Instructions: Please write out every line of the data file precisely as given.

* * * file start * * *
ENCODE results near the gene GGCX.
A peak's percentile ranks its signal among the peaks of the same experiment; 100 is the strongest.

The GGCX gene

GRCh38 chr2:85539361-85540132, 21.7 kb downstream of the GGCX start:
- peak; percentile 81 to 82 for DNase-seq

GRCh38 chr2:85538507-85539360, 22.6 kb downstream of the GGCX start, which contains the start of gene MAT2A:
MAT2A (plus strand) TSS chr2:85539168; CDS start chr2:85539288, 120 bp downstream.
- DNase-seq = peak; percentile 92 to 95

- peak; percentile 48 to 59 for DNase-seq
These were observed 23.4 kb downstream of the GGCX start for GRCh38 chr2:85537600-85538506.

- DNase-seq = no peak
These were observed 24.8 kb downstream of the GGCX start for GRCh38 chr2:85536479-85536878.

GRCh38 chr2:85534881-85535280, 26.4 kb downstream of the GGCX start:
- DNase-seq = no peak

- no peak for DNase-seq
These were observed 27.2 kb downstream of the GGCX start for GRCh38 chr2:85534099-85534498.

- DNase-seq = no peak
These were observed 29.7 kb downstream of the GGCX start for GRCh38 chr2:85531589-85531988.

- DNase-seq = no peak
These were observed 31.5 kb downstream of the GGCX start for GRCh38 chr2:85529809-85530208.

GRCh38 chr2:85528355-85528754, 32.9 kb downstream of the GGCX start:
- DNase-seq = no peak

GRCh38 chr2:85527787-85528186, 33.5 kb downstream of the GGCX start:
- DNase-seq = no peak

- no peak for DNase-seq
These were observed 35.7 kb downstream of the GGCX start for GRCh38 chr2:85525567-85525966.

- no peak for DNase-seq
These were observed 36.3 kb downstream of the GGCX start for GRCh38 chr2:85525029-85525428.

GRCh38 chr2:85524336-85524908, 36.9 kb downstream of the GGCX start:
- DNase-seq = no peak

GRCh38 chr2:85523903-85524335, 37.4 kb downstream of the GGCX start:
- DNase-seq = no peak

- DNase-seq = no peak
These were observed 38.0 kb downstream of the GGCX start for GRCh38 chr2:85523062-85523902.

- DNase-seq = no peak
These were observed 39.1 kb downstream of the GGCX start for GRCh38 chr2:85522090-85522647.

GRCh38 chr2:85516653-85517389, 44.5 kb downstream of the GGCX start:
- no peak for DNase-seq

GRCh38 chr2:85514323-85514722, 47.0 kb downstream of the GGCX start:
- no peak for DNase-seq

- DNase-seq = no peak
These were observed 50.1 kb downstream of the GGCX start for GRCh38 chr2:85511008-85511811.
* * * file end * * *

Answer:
ENCODE results near the gene GGCX.
A peak's percentile ranks its signal among the peaks of the same experiment; 100 is the strongest.

The GGCX gene

GRCh38 chr2:85539361-85540132, 21.7 kb downstream of the GGCX start:
- peak; percentile 81 to 82 for DNase-seq

GRCh38 chr2:85538507-85539360, 22.6 kb downstream of the GGCX start, which contains the start of gene MAT2A:
MAT2A (plus strand) TSS chr2:85539168; CDS start chr2:85539288, 120 bp downstream.
- DNase-seq = peak; percentile 92 to 95

- peak; percentile 48 to 59 for DNase-seq
These were observed 23.4 kb downstream of the GGCX start for GRCh38 chr2:85537600-85538506.

- DNase-seq = no peak
These were observed 24.8 kb downstream of the GGCX start for GRCh38 chr2:85536479-85536878.

GRCh38 chr2:85534881-85535280, 26.4 kb downstream of the GGCX start:
- DNase-seq = no peak

- no peak for DNase-seq
These were observed 27.2 kb downstream of the GGCX start for GRCh38 chr2:85534099-85534498.

- DNase-seq = no peak
These were observed 29.7 kb downstream of the GGCX start for GRCh38 chr2:85531589-85531988.

- DNase-seq = no peak
These were observed 31.5 kb downstream of the GGCX start for GRCh38 chr2:85529809-85530208.

GRCh38 chr2:85528355-85528754, 32.9 kb downstream of the GGCX start:
- DNase-seq = no peak

GRCh38 chr2:85527787-85528186, 33.5 kb downstream of the GGCX start:
- DNase-seq = no peak

- no peak for DNase-seq
These were observed 35.7 kb downstream of the GGCX start for GRCh38 chr2:85525567-85525966.

- no peak for DNase-seq
These were observed 36.3 kb downstream of the GGCX start for GRCh38 chr2:85525029-85525428.

GRCh38 chr2:85524336-85524908, 36.9 kb downstream of the GGCX start:
- DNase-seq = no peak

GRCh38 chr2:85523903-85524335, 37.4 kb downstream of the GGCX start:
- DNase-seq = no peak

- DNase-seq = no peak
These were observed 38.0 kb downstream of the GGCX start for GRCh38 chr2:85523062-85523902.

- DNase-seq = no peak
These were observed 39.1 kb downstream of the GGCX start for GRCh38 chr2:85522090-85522647.

GRCh38 chr2:85516653-85517389, 44.5 kb downstream of the GGCX start:
- no peak for DNase-seq

GRCh38 chr2:85514323-85514722, 47.0 kb downstream of the GGCX start:
- no peak for DNase-seq

- DNase-seq = no peak
These were observed 50.1 kb downstream of the GGCX start for GRCh38 chr2:85511008-85511811.